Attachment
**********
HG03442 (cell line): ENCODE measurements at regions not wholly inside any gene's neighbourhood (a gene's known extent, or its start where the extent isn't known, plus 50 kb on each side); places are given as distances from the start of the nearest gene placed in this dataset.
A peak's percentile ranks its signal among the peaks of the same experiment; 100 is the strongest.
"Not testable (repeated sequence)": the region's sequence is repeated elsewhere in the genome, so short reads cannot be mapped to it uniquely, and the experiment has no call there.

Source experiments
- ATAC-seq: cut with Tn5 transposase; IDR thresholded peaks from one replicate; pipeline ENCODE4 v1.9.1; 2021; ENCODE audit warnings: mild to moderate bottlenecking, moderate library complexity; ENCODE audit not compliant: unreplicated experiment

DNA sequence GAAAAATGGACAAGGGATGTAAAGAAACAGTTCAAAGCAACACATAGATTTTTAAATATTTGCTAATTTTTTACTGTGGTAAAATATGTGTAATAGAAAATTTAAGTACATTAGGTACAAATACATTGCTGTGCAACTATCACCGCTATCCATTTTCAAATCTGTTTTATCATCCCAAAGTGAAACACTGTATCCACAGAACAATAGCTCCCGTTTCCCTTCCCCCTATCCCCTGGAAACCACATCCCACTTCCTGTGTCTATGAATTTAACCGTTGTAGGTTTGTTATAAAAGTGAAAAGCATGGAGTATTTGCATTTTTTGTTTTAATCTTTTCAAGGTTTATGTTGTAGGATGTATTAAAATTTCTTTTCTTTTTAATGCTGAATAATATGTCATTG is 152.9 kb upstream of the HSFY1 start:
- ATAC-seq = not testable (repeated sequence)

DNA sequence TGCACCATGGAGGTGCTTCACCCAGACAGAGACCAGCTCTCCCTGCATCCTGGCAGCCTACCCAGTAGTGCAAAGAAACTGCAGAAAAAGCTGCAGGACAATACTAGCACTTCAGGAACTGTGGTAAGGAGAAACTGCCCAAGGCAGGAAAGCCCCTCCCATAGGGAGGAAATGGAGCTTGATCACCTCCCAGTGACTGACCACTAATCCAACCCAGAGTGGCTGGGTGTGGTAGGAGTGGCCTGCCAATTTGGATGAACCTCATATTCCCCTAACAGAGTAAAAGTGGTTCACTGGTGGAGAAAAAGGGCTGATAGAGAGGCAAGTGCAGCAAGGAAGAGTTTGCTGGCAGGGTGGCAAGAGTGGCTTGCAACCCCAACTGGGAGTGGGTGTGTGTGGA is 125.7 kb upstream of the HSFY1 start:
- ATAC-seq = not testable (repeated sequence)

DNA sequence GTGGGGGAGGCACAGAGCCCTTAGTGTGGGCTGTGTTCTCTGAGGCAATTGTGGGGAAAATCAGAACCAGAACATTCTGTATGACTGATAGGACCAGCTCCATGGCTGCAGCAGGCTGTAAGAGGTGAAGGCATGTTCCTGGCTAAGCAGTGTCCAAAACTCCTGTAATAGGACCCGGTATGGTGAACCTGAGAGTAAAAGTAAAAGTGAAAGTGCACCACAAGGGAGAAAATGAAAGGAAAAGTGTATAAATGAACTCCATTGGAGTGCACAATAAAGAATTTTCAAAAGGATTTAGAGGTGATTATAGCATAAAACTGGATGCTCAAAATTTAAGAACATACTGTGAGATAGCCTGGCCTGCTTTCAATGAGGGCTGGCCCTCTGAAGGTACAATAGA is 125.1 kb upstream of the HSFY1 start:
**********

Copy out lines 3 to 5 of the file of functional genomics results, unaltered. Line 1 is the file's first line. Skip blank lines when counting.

"Not testable (repeated sequence)": the region's sequence is repeated elsewhere in the genome, so short reads cannot be mapped to it uniquely, and the experiment has no call there.

Source experiments
- ATAC-seq: cut with Tn5 transposase; IDR thresholded peaks from one replicate; pipeline ENCODE4 v1.9.1; 2021; ENCODE audit warnings: mild to moderate bottlenecking, moderate library complexity; ENCODE audit not compliant: unreplicated experiment